INDIANAPOLIS (WISH) – Mayor Greg Ballard’s face lights up when he talks about cars.
“That’s a good car,” he said. “I’ve driven that car. We’re gonna get some, you know.”
He’s talking about the Nissan Leaf. A hybrid.
Ballard has developed a special knowledge of such cars as Indianapolis added them to the city’s fleet in 2008.
“To some people, the world had ended,” Ballard said. “But the fact is those cars are still out there and people like them. Because all they’ve pretty much done is change the tires and change the oil. They’re all still running. So those have been great cars for the city.”
The first hybrids were Toyota Camrys. Tuesday, Ballard told 24-Hour News 8, “literally within a couple weeks” the city will announce the addition of Nissan Leafs, Chevy Volts and Ford Fusions.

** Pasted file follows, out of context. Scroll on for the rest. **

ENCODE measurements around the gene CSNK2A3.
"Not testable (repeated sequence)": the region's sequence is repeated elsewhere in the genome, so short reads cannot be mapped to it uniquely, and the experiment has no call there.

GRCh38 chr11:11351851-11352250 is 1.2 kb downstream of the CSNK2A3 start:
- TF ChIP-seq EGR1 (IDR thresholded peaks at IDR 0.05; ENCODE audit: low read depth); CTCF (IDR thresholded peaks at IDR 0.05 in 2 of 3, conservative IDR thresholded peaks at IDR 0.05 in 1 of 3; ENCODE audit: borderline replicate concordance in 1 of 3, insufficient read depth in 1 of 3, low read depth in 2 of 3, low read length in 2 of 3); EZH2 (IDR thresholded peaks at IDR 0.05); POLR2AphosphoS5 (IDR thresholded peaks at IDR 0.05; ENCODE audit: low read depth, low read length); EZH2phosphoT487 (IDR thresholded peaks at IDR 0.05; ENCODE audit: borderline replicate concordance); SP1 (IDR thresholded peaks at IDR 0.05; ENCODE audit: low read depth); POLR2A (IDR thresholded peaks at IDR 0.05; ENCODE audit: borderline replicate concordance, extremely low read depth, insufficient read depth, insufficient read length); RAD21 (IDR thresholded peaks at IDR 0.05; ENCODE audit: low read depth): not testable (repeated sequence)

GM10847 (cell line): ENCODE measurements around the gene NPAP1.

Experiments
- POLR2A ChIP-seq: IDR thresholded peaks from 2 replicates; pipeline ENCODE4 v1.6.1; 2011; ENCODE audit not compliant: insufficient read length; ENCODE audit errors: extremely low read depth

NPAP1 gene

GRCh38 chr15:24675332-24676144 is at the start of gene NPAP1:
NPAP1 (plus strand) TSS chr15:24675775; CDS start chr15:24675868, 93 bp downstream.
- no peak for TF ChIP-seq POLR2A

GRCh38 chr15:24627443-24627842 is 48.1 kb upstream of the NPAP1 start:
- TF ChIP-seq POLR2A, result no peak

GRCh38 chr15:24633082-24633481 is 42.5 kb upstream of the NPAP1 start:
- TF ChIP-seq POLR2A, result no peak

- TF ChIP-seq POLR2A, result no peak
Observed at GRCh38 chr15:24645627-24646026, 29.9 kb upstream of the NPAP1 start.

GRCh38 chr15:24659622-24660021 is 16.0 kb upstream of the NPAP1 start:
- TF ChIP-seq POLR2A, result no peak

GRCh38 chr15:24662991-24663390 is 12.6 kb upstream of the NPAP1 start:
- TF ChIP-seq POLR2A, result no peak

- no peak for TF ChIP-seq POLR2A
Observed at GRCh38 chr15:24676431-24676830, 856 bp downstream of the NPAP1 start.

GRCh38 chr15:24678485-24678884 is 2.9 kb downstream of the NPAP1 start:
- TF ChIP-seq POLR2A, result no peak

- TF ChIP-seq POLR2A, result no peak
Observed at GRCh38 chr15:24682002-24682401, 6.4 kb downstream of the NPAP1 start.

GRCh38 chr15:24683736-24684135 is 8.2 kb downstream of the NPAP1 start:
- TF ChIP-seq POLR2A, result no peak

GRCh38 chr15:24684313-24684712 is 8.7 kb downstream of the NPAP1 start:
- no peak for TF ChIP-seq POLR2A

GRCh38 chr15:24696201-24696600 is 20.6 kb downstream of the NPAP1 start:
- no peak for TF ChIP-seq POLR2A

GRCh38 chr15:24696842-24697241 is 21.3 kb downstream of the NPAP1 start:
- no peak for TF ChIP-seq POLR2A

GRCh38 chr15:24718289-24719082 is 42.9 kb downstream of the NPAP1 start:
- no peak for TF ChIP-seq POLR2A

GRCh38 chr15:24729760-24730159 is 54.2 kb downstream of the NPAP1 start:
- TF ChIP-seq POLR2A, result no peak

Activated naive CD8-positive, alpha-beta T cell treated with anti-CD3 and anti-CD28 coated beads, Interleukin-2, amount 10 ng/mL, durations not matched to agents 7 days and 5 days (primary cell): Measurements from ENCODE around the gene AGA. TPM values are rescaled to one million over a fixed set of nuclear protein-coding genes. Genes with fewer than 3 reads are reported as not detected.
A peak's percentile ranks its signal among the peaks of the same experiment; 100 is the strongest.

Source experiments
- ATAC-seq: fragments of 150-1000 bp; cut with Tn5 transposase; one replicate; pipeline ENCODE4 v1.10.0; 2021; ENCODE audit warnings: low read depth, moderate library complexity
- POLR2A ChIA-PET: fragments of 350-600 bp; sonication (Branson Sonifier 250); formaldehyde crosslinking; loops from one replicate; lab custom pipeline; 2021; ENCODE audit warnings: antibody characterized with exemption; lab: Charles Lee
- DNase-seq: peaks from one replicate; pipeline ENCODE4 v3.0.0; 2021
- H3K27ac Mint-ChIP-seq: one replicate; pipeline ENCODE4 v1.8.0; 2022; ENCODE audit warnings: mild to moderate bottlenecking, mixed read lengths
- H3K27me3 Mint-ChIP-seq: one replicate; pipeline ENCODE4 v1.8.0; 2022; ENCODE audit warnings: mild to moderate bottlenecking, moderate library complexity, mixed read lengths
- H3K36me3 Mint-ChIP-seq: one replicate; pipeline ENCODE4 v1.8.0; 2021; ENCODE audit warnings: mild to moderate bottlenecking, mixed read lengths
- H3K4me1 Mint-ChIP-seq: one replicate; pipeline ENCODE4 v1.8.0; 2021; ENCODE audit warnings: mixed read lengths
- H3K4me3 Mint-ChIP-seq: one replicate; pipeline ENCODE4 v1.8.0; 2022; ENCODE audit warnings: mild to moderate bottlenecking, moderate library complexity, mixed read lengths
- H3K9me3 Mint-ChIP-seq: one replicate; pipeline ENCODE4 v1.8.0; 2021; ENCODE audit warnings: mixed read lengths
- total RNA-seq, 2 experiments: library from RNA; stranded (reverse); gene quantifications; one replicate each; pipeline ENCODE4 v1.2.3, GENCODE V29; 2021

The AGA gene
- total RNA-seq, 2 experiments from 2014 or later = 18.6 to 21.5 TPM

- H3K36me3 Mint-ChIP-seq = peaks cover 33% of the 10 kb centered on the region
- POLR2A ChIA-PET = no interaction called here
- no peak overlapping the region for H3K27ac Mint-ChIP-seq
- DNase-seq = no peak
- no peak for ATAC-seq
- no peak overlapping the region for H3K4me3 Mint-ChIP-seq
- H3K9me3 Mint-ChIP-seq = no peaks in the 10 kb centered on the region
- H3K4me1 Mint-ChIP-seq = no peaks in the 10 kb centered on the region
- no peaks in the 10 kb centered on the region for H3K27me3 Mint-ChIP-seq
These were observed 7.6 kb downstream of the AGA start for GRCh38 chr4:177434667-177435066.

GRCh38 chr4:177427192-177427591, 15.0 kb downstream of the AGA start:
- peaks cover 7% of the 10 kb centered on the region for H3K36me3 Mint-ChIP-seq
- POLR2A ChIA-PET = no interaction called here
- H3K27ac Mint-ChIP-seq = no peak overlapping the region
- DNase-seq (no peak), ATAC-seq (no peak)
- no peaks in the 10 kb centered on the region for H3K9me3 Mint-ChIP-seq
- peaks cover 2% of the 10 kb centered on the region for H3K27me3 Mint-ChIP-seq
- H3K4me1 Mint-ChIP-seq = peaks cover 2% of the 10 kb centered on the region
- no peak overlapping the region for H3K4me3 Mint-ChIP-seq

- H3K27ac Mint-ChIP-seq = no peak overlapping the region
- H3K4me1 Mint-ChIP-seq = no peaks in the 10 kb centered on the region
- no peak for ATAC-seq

Ballard said an analysis of the cars reveals they save the city $10,000 to $12,000 a piece over the life-cycle of each car. He also said the technology has improved enough to add more hybrids to the fleet. When the city has the keys to the new cars, they will be assigned based on the driving patterns of the people and the departments getting the cars.
Hybrids appear to have limits.
“We’re still in the process of figuring out what to do with the police cars, trying to get a police car that gets 40 or 50 miles per gallon–a plug-in or something like that–without compromising the safety or integrity of the car,” Ballard said.
So, that will get more study. IMPD does have hybrids for officers who would not need the power of a traditional police cruiser.
“We want to do it in the most cost-effective manner,” Ballard said, “and we think we’re there.”
Battery power isn’t the only option in the city fleet. Ballard said biofuels provide the energy for all Indianapolis Fire Department trucks.